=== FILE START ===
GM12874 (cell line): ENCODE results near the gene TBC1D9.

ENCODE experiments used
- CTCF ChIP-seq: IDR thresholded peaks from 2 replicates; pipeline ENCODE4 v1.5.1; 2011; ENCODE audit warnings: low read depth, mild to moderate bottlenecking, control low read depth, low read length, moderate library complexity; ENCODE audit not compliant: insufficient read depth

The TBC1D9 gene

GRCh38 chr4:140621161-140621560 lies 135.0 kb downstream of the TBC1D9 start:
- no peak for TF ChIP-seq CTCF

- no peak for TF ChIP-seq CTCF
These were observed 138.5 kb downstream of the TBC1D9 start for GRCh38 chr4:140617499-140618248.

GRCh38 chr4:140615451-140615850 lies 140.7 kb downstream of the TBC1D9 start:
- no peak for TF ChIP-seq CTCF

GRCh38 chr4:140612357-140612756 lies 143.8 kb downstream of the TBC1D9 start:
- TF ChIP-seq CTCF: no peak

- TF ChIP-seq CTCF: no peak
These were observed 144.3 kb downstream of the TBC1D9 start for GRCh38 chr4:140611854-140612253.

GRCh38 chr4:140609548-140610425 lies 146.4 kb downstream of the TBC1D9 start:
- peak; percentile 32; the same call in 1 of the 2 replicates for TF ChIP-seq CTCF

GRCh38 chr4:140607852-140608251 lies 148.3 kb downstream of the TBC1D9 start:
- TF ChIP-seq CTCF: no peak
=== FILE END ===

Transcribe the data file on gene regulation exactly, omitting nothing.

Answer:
GM12874 (cell line): ENCODE results near the gene TBC1D9.

ENCODE experiments used
- CTCF ChIP-seq: IDR thresholded peaks from 2 replicates; pipeline ENCODE4 v1.5.1; 2011; ENCODE audit warnings: low read depth, mild to moderate bottlenecking, control low read depth, low read length, moderate library complexity; ENCODE audit not compliant: insufficient read depth

The TBC1D9 gene

GRCh38 chr4:140621161-140621560 lies 135.0 kb downstream of the TBC1D9 start:
- no peak for TF ChIP-seq CTCF

- no peak for TF ChIP-seq CTCF
These were observed 138.5 kb downstream of the TBC1D9 start for GRCh38 chr4:140617499-140618248.

GRCh38 chr4:140615451-140615850 lies 140.7 kb downstream of the TBC1D9 start:
- no peak for TF ChIP-seq CTCF

GRCh38 chr4:140612357-140612756 lies 143.8 kb downstream of the TBC1D9 start:
- TF ChIP-seq CTCF: no peak

- TF ChIP-seq CTCF: no peak
These were observed 144.3 kb downstream of the TBC1D9 start for GRCh38 chr4:140611854-140612253.

GRCh38 chr4:140609548-140610425 lies 146.4 kb downstream of the TBC1D9 start:
- peak; percentile 32; the same call in 1 of the 2 replicates for TF ChIP-seq CTCF

GRCh38 chr4:140607852-140608251 lies 148.3 kb downstream of the TBC1D9 start:
- TF ChIP-seq CTCF: no peak